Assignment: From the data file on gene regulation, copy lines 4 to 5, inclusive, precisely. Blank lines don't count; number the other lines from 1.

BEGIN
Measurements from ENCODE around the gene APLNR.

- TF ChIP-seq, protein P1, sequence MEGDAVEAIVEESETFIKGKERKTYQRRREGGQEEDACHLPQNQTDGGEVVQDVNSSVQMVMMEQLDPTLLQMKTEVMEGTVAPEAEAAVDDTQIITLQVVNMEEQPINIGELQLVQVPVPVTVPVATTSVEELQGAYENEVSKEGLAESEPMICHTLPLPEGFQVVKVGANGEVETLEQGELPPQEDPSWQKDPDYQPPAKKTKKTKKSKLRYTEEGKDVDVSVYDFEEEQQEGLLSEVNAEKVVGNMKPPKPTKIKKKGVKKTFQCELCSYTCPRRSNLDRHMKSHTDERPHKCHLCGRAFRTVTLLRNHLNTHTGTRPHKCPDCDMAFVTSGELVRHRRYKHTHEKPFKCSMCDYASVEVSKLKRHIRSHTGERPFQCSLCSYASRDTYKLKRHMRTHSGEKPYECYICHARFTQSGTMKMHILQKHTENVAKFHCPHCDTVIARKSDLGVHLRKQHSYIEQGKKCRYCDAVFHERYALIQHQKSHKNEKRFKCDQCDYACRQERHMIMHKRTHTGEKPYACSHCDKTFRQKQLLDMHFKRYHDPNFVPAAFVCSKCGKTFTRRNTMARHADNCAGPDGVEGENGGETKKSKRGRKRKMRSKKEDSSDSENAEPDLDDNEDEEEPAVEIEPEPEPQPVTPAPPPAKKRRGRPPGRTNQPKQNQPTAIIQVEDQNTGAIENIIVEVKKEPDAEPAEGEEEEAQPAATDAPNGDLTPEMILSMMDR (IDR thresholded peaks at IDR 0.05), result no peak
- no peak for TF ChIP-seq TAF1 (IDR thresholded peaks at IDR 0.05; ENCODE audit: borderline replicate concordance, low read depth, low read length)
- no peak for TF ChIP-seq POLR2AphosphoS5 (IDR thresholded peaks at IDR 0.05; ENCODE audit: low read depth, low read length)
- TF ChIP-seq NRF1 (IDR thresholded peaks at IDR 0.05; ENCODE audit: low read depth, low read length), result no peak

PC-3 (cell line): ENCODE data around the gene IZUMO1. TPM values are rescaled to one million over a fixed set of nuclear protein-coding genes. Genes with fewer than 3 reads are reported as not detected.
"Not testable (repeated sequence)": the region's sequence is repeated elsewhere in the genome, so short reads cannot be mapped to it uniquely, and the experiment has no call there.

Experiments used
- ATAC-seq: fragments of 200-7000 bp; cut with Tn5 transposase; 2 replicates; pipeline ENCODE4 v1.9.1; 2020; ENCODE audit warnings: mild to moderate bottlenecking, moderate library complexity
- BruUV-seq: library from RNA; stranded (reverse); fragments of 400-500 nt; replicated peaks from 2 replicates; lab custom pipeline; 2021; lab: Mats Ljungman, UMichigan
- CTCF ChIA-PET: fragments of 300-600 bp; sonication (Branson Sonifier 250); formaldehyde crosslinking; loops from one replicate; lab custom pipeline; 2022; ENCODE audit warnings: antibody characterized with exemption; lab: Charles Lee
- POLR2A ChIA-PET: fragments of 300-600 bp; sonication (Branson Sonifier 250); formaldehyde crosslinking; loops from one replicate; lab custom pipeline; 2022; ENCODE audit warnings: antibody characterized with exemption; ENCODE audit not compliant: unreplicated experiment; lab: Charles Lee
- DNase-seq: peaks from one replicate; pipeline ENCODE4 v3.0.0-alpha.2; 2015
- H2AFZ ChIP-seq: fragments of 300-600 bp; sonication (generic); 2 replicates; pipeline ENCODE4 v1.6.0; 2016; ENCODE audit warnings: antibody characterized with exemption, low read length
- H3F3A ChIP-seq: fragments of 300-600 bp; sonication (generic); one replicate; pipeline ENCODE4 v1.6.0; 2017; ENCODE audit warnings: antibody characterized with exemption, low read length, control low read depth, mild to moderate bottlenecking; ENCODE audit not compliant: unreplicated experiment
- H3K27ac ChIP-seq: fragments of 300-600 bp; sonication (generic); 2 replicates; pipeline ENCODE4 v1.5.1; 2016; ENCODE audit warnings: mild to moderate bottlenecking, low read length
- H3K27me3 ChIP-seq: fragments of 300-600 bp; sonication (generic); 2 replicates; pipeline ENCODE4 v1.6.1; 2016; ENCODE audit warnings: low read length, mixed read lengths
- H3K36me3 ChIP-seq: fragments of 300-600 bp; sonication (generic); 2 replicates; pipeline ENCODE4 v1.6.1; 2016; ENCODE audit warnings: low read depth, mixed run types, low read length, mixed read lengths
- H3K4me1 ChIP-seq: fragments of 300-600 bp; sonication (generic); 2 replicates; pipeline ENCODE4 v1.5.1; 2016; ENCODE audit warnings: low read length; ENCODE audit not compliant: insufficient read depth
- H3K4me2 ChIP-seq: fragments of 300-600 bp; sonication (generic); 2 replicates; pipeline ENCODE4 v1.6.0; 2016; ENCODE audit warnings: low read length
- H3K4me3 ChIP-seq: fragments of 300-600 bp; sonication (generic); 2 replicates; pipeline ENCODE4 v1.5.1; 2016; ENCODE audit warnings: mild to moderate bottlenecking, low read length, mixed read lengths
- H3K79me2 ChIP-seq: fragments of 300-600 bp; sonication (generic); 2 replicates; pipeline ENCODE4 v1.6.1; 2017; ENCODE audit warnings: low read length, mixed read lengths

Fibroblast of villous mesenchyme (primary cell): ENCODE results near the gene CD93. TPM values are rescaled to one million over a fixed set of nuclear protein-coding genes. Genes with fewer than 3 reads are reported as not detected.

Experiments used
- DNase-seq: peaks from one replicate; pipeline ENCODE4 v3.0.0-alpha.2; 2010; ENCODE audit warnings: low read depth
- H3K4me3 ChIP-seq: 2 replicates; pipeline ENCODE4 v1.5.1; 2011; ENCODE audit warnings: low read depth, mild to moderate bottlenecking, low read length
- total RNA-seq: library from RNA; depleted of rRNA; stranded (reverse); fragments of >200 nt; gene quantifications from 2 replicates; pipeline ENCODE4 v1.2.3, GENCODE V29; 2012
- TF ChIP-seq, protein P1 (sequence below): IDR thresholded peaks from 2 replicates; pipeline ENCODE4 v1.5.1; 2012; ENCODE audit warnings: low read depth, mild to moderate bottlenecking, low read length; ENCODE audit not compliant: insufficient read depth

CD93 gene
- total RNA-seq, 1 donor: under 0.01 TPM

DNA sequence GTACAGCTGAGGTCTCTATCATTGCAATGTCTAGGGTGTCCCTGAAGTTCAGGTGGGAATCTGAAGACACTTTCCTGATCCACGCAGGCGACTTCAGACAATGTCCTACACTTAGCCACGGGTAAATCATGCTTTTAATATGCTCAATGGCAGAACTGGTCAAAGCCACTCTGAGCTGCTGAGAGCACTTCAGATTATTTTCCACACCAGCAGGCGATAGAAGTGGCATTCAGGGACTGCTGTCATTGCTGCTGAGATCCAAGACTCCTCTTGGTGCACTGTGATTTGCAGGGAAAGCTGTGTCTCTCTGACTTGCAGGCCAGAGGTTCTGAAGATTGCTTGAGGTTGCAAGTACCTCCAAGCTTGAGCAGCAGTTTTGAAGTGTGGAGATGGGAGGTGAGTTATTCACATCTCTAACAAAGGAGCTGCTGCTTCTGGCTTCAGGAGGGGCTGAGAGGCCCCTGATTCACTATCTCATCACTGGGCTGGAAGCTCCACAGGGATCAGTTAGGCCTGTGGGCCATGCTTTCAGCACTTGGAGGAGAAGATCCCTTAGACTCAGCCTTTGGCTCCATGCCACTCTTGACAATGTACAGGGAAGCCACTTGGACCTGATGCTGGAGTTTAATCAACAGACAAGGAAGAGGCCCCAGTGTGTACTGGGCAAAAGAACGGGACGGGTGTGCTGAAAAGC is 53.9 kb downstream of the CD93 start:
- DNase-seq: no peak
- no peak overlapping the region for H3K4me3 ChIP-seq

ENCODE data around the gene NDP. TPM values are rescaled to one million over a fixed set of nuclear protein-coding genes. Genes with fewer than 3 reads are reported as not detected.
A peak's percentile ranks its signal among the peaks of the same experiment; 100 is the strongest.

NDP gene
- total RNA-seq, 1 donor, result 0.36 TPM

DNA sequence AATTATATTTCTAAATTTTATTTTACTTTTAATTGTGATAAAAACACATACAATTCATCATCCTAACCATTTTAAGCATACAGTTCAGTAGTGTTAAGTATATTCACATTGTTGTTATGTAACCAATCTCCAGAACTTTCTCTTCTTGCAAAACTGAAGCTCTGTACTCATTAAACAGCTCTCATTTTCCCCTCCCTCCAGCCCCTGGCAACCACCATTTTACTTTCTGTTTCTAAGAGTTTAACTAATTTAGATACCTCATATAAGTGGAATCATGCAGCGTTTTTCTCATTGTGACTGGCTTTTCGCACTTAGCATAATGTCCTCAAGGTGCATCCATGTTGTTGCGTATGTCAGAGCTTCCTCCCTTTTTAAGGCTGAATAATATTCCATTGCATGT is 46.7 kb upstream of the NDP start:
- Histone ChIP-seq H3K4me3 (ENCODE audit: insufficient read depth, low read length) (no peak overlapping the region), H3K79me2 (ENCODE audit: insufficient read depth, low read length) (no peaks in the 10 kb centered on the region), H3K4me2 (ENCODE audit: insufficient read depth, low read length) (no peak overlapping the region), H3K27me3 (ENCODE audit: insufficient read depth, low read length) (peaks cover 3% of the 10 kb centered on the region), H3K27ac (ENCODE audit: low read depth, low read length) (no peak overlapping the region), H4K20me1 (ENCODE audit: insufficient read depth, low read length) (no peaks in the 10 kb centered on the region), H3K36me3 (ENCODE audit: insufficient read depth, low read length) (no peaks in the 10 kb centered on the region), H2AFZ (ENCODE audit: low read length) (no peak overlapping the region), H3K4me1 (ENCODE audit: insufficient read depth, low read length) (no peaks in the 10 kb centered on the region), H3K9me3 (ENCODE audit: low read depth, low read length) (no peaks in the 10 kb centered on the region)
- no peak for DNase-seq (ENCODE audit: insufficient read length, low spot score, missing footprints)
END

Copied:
- no peak for TF ChIP-seq POLR2AphosphoS5 (IDR thresholded peaks at IDR 0.05; ENCODE audit: low read depth, low read length)
- TF ChIP-seq NRF1 (IDR thresholded peaks at IDR 0.05; ENCODE audit: low read depth, low read length), result no peak